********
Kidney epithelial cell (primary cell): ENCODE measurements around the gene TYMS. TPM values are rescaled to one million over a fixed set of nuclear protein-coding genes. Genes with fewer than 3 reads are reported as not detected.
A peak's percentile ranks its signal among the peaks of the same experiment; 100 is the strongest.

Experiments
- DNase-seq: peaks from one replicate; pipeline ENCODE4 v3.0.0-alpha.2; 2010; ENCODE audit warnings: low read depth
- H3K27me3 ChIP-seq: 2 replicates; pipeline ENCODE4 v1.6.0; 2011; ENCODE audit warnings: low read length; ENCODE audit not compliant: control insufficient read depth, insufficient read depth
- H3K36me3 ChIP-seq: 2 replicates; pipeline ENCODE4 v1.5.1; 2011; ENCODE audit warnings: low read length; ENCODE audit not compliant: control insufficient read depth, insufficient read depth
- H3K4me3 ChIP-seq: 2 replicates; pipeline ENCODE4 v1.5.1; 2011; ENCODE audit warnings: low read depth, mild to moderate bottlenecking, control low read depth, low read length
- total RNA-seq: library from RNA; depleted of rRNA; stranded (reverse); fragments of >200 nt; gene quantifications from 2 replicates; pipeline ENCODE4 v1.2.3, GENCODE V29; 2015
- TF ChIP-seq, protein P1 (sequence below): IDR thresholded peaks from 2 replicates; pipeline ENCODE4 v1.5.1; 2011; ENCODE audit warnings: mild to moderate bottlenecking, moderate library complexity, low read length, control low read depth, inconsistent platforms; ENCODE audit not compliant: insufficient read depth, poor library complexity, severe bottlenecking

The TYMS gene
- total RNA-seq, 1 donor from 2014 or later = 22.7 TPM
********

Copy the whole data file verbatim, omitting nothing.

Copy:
Kidney epithelial cell (primary cell): ENCODE measurements around the gene TYMS. TPM values are rescaled to one million over a fixed set of nuclear protein-coding genes. Genes with fewer than 3 reads are reported as not detected.
A peak's percentile ranks its signal among the peaks of the same experiment; 100 is the strongest.

Experiments
- DNase-seq: peaks from one replicate; pipeline ENCODE4 v3.0.0-alpha.2; 2010; ENCODE audit warnings: low read depth
- H3K27me3 ChIP-seq: 2 replicates; pipeline ENCODE4 v1.6.0; 2011; ENCODE audit warnings: low read length; ENCODE audit not compliant: control insufficient read depth, insufficient read depth
- H3K36me3 ChIP-seq: 2 replicates; pipeline ENCODE4 v1.5.1; 2011; ENCODE audit warnings: low read length; ENCODE audit not compliant: control insufficient read depth, insufficient read depth
- H3K4me3 ChIP-seq: 2 replicates; pipeline ENCODE4 v1.5.1; 2011; ENCODE audit warnings: low read depth, mild to moderate bottlenecking, control low read depth, low read length
- total RNA-seq: library from RNA; depleted of rRNA; stranded (reverse); fragments of >200 nt; gene quantifications from 2 replicates; pipeline ENCODE4 v1.2.3, GENCODE V29; 2015
- TF ChIP-seq, protein P1 (sequence below): IDR thresholded peaks from 2 replicates; pipeline ENCODE4 v1.5.1; 2011; ENCODE audit warnings: mild to moderate bottlenecking, moderate library complexity, low read length, control low read depth, inconsistent platforms; ENCODE audit not compliant: insufficient read depth, poor library complexity, severe bottlenecking

The TYMS gene
- total RNA-seq, 1 donor from 2014 or later = 22.7 TPM